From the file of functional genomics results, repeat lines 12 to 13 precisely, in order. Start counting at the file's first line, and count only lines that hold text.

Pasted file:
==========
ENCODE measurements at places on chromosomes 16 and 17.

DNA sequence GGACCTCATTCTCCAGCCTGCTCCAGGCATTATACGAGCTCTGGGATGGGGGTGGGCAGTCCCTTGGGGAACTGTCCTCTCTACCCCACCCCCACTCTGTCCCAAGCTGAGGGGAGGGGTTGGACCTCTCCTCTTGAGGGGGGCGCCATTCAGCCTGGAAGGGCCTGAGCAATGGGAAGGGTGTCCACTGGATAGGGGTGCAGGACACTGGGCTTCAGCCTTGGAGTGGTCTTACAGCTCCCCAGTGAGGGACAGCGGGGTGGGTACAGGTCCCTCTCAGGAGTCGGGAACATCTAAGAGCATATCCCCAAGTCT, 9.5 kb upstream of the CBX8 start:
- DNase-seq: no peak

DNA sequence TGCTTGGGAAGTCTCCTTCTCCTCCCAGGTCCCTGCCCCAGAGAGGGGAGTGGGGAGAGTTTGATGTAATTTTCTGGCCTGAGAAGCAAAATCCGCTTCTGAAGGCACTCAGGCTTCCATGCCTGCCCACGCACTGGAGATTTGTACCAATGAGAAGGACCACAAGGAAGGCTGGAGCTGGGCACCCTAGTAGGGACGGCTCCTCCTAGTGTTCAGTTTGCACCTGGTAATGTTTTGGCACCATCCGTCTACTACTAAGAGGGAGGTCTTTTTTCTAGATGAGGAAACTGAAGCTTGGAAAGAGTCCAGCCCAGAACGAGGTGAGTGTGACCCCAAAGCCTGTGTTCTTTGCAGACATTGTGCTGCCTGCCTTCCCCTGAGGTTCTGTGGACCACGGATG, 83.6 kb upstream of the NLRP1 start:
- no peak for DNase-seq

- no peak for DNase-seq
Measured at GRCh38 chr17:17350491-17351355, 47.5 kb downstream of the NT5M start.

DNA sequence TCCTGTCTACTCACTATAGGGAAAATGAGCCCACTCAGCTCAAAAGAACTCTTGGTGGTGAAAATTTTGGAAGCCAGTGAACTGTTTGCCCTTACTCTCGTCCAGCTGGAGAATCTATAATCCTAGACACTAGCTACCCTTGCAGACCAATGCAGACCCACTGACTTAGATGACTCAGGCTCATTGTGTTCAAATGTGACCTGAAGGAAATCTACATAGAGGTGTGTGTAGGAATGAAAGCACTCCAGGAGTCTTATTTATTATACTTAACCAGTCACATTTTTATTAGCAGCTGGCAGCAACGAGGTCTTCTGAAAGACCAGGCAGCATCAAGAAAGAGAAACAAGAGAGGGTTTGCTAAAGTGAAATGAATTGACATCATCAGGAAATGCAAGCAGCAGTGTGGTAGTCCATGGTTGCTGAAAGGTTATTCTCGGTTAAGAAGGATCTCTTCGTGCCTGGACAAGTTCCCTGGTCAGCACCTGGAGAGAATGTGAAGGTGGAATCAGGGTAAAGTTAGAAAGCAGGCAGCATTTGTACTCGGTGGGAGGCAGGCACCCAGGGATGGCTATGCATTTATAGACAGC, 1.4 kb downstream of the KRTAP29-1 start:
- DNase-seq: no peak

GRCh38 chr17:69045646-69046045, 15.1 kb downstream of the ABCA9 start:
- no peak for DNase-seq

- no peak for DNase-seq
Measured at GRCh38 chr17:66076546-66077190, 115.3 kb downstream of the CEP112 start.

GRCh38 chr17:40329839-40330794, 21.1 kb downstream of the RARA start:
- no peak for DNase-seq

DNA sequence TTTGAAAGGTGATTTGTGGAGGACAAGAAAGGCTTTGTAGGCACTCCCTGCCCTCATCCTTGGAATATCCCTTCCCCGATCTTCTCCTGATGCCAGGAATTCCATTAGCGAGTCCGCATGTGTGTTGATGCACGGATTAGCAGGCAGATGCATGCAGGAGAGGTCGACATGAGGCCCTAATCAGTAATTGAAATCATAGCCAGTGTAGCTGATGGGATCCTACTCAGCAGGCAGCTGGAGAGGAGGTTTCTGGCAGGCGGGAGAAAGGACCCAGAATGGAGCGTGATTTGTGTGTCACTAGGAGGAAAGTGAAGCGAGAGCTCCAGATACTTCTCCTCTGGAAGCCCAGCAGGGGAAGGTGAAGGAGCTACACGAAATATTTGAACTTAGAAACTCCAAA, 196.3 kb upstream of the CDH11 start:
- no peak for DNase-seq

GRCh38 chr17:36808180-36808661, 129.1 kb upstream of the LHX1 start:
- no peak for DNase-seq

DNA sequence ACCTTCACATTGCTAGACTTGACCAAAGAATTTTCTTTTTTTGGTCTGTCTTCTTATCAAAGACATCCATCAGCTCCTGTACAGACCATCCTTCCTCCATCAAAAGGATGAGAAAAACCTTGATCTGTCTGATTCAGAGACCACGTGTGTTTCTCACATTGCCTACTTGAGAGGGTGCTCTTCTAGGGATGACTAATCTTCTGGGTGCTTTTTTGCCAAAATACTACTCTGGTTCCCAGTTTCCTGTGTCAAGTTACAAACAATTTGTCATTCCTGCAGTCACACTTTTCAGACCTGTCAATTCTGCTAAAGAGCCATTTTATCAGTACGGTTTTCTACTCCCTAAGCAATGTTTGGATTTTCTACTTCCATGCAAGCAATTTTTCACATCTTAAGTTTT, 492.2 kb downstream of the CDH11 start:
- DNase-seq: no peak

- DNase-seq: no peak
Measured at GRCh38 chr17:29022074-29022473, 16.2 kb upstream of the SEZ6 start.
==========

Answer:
- no peak for DNase-seq
Measured at GRCh38 chr17:66076546-66077190, 115.3 kb downstream of the CEP112 start.